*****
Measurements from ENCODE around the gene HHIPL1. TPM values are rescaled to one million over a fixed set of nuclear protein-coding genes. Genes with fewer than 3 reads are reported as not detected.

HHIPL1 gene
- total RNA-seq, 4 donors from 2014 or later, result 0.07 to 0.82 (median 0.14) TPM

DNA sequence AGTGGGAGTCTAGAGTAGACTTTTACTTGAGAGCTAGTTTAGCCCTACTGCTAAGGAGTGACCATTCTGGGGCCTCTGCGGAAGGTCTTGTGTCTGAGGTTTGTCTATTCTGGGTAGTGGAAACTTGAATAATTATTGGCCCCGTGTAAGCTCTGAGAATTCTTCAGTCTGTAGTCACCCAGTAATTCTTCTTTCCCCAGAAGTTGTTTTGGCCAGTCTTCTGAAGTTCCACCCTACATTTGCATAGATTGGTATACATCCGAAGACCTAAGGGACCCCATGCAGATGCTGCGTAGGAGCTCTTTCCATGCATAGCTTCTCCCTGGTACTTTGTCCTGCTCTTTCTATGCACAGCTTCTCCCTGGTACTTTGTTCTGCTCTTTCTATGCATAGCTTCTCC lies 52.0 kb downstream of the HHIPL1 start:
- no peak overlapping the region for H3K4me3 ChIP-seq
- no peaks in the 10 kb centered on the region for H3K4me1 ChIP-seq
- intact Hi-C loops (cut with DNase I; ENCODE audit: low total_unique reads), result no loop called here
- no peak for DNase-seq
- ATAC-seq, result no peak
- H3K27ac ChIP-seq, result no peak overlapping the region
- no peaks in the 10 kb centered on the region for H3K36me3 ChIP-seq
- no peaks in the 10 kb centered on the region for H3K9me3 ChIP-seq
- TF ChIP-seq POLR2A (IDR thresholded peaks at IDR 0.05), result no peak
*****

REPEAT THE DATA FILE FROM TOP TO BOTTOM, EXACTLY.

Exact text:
Measurements from ENCODE around the gene HHIPL1. TPM values are rescaled to one million over a fixed set of nuclear protein-coding genes. Genes with fewer than 3 reads are reported as not detected.

HHIPL1 gene
- total RNA-seq, 4 donors from 2014 or later, result 0.07 to 0.82 (median 0.14) TPM

DNA sequence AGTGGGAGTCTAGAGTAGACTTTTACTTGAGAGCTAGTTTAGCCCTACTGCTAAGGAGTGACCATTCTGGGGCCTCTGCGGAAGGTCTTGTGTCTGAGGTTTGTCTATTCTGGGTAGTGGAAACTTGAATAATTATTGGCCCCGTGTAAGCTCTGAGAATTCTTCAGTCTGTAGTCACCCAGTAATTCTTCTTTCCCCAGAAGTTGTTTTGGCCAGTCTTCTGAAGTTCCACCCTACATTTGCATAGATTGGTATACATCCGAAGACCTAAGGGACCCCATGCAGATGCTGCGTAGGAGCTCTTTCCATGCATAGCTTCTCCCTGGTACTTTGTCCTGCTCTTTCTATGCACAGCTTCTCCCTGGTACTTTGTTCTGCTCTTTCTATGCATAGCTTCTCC lies 52.0 kb downstream of the HHIPL1 start:
- no peak overlapping the region for H3K4me3 ChIP-seq
- no peaks in the 10 kb centered on the region for H3K4me1 ChIP-seq
- intact Hi-C loops (cut with DNase I; ENCODE audit: low total_unique reads), result no loop called here
- no peak for DNase-seq
- ATAC-seq, result no peak
- H3K27ac ChIP-seq, result no peak overlapping the region
- no peaks in the 10 kb centered on the region for H3K36me3 ChIP-seq
- no peaks in the 10 kb centered on the region for H3K9me3 ChIP-seq
- TF ChIP-seq POLR2A (IDR thresholded peaks at IDR 0.05), result no peak